Surveys conducted by the Centers for Medicare and Medicaid Services reportedly show that nursing homes across the nation are increasingly being cited for violating the voting rights of residents. In November 2010, a nursing home near Peoria, Illinois reportedly failed to make it possible for 12 facility residents to vote. According to an inspection report, two additional residents at the Timbercreek Rehab and Healthcare Center were only allowed to vote after obtaining assistance from a relative.
Reports of failure to provide long-term care facility residents with the opportunity to register to vote, vote in person, or obtain absentee ballots exist throughout the country. According to Robyn Grant, Public Policy Director at the National Consumer Voice for Quality Long-Term Care, many nursing home residents feel they lost a number of their rights the moment they moved into a care facility. She added that long-term care facility residents tend to take their right to vote seriously. Nina Kohn, Professor of Law at Syracuse University, stated the facility itself generally has a tremendous impact on whether a resident is able to exercise his or her right to vote because nursing home employees may be called upon to assist or remind residents about voting. Kohn said since there is no capacity test for voting in the United States, a long-term care facility may not decide who should be allowed to vote.
Unfortunately, elderly and disabled residents are often left distraught when they are unable to exercise their constitutional voting rights. Congress passed the Nursing Home Reform Act of 1987 to protect the rights of residents living in long-term care facilities in the U.S. Under the Act, nursing homes that are Medicare-certified are required to make residents aware of their right to vote and assist them in both registering and voting. The Illinois Act on the Aging was also implemented in order to protect the rights of the elderly, including nursing home residents.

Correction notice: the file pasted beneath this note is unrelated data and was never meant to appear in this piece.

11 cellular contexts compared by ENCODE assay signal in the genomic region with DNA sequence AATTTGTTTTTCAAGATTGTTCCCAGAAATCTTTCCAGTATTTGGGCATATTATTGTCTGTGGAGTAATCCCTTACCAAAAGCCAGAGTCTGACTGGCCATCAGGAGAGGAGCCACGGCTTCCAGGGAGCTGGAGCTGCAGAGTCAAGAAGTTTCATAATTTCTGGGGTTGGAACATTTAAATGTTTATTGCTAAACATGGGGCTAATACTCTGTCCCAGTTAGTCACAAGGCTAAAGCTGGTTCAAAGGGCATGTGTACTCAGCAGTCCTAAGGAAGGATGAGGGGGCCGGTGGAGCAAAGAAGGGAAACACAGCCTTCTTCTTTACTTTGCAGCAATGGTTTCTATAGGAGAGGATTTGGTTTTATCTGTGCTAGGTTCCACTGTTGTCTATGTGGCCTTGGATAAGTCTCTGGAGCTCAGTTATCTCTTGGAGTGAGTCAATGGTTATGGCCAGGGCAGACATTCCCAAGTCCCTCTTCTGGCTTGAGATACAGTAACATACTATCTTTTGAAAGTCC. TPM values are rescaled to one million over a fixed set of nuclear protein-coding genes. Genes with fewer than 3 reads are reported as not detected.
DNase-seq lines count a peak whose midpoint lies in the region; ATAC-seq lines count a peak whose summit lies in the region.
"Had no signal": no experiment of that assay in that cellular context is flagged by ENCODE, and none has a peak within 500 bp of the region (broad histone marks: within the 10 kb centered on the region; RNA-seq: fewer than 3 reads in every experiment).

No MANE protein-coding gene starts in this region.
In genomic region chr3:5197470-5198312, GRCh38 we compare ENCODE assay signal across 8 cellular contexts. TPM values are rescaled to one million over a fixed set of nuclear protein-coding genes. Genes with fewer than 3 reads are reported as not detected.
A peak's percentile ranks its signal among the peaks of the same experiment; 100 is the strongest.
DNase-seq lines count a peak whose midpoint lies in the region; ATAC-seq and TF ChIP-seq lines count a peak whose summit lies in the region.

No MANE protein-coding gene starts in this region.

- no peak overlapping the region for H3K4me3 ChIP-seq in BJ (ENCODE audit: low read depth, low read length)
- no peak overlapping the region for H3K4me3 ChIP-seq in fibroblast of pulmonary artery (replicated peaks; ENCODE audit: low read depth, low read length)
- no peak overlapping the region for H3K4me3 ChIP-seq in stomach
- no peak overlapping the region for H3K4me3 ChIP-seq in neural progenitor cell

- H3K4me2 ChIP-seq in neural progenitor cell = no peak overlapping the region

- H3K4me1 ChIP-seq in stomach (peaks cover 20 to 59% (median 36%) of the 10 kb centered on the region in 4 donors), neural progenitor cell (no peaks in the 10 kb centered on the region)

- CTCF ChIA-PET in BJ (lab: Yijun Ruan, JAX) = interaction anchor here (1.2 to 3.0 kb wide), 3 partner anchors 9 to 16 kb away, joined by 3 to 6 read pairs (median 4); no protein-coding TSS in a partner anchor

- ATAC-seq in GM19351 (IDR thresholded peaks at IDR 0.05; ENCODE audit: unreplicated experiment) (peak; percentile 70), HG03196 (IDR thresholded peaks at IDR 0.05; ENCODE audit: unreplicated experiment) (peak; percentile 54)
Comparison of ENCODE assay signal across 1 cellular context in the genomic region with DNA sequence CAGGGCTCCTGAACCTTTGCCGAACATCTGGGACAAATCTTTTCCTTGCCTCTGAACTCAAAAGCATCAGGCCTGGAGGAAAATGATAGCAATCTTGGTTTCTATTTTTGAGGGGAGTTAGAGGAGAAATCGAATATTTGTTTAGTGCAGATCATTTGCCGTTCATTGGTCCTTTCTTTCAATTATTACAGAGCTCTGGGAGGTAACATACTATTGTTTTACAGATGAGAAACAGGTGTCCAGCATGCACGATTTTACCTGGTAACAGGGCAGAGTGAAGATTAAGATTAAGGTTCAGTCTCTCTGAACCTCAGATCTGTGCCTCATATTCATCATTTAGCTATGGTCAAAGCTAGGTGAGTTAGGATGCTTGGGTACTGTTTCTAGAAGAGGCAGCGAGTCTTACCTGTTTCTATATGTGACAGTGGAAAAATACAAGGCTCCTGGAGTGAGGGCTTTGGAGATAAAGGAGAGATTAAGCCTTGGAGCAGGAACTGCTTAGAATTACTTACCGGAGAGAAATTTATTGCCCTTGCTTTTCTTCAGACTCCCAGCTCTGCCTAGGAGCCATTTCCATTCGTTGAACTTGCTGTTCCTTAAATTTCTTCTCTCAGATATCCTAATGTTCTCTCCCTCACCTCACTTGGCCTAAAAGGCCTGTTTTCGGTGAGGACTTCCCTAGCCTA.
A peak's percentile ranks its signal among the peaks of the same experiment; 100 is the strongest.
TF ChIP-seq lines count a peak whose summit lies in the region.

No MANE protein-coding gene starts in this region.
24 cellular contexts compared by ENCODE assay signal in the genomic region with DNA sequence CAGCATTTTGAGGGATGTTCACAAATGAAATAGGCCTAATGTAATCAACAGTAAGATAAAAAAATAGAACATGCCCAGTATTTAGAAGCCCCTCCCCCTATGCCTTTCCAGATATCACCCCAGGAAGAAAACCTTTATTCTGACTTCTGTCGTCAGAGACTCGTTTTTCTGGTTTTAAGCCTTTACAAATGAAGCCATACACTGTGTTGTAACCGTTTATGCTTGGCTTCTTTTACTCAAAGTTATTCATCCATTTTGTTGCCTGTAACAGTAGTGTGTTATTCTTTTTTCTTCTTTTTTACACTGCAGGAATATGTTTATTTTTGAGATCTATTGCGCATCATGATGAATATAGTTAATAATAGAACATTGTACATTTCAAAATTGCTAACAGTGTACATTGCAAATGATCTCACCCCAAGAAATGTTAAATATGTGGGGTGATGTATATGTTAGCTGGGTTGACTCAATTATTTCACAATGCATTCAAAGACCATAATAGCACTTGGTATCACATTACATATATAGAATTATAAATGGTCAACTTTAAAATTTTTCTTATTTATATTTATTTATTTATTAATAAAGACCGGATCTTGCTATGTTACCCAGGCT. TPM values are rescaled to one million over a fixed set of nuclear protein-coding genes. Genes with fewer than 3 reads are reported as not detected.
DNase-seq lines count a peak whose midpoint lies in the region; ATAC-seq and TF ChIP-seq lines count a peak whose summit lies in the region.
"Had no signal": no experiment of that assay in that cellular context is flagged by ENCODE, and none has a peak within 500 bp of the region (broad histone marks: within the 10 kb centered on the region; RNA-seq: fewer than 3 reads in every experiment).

Long-term care facility abuse and neglect is not always easy to identify. In addition to physical abuse, nursing home residents may experience emotional abuse and distress. When a resident’s rights are violated, he or she may become depressed, exhibit a loss of appetite, and attempt to alert family members to the situation. Signs of physical abuse may include unexplained bruises, broken bones, bedsores, and an increased number of accidents. All suspected instances of nursing home abuse or neglect should be taken seriously and reported.
If you believe your friend or loved one was the victim of nursing home abuse or neglect, contact the knowledgeable lawyers at Abels & Annes, P.C. today. Our experienced Chicago area nursing home abuse and neglect attorneys are available 24 hours a day, seven days a week to help you protect the rights of your loved ones. For a free consultation with a committed Illinois attorney, please call Abels & Annes, P.C. at (312) 475-9596 or contact us through our website.
Research Study Finds Seniors With Bedsores at Increased Risk of Death in Illinois, Nationwide, Illinois Nursing Home Abuse Lawyer Blog, November 5, 2012
A Prescription for Abuse in Chicago Nursing Homes: Too Many Medicated Residents, Illinois Nursing Home Abuse Lawyer Blog, October 9, 2012
Nursing homes cited for violating residents’ voting rights, by Blythe Bernhard, St. Louis Post-Dispatch
Find Voting Rights Violations in Nursing Homes, by Jennifer LaFleur, propublica.org
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